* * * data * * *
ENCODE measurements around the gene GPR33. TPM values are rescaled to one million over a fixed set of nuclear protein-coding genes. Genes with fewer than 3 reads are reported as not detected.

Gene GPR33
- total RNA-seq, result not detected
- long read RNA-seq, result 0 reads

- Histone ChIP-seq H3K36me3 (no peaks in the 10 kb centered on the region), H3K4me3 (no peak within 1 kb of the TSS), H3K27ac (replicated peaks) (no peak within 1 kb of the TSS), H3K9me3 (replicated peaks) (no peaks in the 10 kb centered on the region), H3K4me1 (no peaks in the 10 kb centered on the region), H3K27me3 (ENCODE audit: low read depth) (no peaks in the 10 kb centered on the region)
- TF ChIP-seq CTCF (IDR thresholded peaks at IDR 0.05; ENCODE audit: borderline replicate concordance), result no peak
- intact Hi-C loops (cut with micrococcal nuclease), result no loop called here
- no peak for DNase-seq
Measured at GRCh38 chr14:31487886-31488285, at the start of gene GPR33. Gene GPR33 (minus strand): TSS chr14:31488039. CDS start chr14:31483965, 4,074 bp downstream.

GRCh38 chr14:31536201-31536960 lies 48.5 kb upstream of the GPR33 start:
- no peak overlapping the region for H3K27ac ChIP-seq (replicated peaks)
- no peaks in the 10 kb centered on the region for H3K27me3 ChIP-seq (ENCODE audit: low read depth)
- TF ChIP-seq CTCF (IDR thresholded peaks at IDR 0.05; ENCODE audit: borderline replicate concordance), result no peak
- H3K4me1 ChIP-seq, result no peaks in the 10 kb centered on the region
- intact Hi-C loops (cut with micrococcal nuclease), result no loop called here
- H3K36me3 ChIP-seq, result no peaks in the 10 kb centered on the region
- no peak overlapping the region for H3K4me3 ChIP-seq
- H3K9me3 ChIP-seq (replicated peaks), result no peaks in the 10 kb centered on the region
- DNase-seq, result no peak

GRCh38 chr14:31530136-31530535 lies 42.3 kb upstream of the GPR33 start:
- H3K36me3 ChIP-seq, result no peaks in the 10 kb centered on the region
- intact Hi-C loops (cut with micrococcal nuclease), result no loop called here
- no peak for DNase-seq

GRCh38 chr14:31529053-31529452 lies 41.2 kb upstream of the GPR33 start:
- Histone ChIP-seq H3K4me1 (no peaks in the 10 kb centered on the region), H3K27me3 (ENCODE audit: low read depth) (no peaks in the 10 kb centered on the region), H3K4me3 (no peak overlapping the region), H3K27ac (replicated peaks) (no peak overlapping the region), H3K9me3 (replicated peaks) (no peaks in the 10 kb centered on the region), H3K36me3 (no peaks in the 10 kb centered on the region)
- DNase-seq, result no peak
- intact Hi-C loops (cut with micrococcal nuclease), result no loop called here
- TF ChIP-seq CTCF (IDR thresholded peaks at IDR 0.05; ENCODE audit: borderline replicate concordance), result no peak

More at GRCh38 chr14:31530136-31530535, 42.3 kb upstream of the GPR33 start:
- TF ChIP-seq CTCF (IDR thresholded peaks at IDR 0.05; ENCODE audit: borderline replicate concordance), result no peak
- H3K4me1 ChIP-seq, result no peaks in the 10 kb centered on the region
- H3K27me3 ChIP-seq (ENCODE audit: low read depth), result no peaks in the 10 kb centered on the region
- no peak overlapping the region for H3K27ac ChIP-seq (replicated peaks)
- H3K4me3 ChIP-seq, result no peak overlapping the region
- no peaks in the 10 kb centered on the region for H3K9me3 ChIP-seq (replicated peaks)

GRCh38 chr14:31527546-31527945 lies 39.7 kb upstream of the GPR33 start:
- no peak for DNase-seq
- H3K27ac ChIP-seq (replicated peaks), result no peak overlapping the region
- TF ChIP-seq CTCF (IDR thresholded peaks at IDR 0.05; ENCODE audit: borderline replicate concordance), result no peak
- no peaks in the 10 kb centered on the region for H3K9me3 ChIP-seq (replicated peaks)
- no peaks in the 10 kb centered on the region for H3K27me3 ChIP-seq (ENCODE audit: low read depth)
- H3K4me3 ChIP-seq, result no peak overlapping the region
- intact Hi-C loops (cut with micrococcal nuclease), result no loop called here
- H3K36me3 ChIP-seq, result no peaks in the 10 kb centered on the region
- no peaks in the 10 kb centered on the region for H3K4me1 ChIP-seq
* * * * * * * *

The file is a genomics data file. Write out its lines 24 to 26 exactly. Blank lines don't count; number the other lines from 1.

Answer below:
GRCh38 chr14:31529053-31529452 lies 41.2 kb upstream of the GPR33 start:
- Histone ChIP-seq H3K4me1 (no peaks in the 10 kb centered on the region), H3K27me3 (ENCODE audit: low read depth) (no peaks in the 10 kb centered on the region), H3K4me3 (no peak overlapping the region), H3K27ac (replicated peaks) (no peak overlapping the region), H3K9me3 (replicated peaks) (no peaks in the 10 kb centered on the region), H3K36me3 (no peaks in the 10 kb centered on the region)
- DNase-seq, result no peak